What Parents Can Do To Improve Communication with Their Teen

Improving communication with your teen can be challenging, but never-the-less, one of the most important things you can do to have a strong, long-lasting relationship.  The trouble is, it can be hard to get children to talk once they hit the teenage years.  What can you do about this?  Below are 5 things you can do to improve communication with your teen.

1.  Make time for them: Young children spend a vast amount of time with their parents because they depend on them for ongoing learning and safety.  Develop routines or schedule specific times when your teen can count on having your attention.

2. Make it safe for them to share: A young child shares their joys, needs, excitement, and fears more freely than teens.  Getting your teen to share requires “trust”.  Trust often comes when parents listen without judgment.

3.  Share your values and beliefs: Listening without judgment does not mean that you can’t express your values and opinions. Take advantage of “teachable moments”.   Talking with your teen about important issues at informal and random times takes the emotional energy out of the equation.  Try talking while you are riding in the car together, or doing a fun activity. You will be surprised how much they open up!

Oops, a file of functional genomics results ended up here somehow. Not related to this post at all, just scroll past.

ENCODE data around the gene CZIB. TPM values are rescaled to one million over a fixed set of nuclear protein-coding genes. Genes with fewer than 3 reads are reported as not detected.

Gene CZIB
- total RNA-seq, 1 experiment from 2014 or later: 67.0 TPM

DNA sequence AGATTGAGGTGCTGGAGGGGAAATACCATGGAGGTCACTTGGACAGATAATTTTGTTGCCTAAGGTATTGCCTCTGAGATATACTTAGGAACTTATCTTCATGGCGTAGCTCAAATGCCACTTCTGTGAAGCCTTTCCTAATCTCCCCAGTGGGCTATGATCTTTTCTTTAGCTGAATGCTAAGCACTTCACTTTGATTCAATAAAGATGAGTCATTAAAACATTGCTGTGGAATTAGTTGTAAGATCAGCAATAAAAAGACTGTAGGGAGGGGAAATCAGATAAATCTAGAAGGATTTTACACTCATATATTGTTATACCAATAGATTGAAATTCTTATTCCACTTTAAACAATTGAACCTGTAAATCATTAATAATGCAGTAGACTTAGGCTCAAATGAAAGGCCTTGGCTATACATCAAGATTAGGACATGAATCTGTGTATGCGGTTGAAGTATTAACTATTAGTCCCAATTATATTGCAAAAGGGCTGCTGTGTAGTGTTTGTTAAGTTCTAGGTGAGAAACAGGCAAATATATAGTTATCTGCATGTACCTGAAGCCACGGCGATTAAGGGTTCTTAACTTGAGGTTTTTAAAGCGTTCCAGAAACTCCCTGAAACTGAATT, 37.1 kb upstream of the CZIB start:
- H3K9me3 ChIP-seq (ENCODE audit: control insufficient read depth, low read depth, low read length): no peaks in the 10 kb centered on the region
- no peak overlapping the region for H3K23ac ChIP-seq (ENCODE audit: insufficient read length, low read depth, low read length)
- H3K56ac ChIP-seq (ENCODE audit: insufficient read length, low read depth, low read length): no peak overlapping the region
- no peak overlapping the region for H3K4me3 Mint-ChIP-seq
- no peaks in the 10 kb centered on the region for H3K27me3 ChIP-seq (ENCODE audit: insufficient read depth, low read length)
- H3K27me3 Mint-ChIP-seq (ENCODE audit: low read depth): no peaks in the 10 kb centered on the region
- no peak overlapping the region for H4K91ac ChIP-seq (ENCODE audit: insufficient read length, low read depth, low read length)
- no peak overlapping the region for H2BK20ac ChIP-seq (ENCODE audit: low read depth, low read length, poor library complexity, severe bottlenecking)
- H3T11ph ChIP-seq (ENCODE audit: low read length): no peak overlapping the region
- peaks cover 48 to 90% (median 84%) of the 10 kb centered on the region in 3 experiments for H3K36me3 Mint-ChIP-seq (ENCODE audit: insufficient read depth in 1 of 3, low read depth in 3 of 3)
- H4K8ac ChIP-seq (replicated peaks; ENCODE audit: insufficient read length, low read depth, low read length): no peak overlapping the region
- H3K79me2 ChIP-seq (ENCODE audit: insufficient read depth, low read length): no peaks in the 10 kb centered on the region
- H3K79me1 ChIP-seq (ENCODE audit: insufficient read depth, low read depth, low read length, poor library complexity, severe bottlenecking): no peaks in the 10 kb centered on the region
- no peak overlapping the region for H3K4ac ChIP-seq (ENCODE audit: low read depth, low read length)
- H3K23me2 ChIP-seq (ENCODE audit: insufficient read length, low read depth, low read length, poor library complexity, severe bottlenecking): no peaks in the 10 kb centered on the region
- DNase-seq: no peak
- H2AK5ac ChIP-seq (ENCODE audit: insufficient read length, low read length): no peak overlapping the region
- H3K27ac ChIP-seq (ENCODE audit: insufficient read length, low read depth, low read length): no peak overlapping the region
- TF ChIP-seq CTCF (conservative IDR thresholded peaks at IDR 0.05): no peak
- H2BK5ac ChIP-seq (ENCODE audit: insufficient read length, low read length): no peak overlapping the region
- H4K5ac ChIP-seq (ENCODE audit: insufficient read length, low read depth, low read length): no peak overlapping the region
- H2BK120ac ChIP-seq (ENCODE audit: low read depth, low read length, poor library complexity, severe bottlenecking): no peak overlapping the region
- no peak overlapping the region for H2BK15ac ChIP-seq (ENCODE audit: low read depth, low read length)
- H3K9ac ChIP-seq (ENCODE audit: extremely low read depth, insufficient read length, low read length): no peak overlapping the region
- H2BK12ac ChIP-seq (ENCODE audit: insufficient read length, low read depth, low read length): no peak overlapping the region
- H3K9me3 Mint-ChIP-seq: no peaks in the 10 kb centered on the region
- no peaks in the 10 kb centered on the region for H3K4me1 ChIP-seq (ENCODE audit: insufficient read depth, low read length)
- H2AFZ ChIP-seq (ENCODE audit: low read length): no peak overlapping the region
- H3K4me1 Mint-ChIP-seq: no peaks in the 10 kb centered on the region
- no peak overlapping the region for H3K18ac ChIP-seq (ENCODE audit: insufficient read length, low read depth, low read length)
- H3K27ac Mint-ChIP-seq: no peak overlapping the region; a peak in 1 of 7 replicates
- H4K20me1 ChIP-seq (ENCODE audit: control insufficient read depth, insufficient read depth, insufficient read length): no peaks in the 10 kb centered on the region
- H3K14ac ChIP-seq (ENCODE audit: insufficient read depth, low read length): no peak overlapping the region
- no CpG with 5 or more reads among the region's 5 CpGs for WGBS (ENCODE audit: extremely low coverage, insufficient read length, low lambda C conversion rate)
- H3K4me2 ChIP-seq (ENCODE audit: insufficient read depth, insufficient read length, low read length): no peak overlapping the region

pictograph of talking people
Image via Wikipedia

4.  Be yourself: Express pieces of who you are with your teen. We all feel closer to people when we share in their joys, disappointments, and interests.  Not only will you model appropriate disclosure, but you will build value and trust with your teen.

5.  If All Else Fails, Enjoy the Silence: Sometimes your teen just won’t talk, and sometimes that is just fine. Let them know that you are there for them when they are ready to talk and try to enjoy the silence. Try watching a movie together or going to the bookstore. Sometimes, those settings give you something to talk about.

Having good communication requires being able to express yourself, while having empathy and compassion for others. It is not always the easiest thing for parents to have empathy and compassion for their teens, or for teens to have empathy and compassion for parents. If you focus on understanding yourself and building the  relationship, communication will come.

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Author: Shelly D Mahon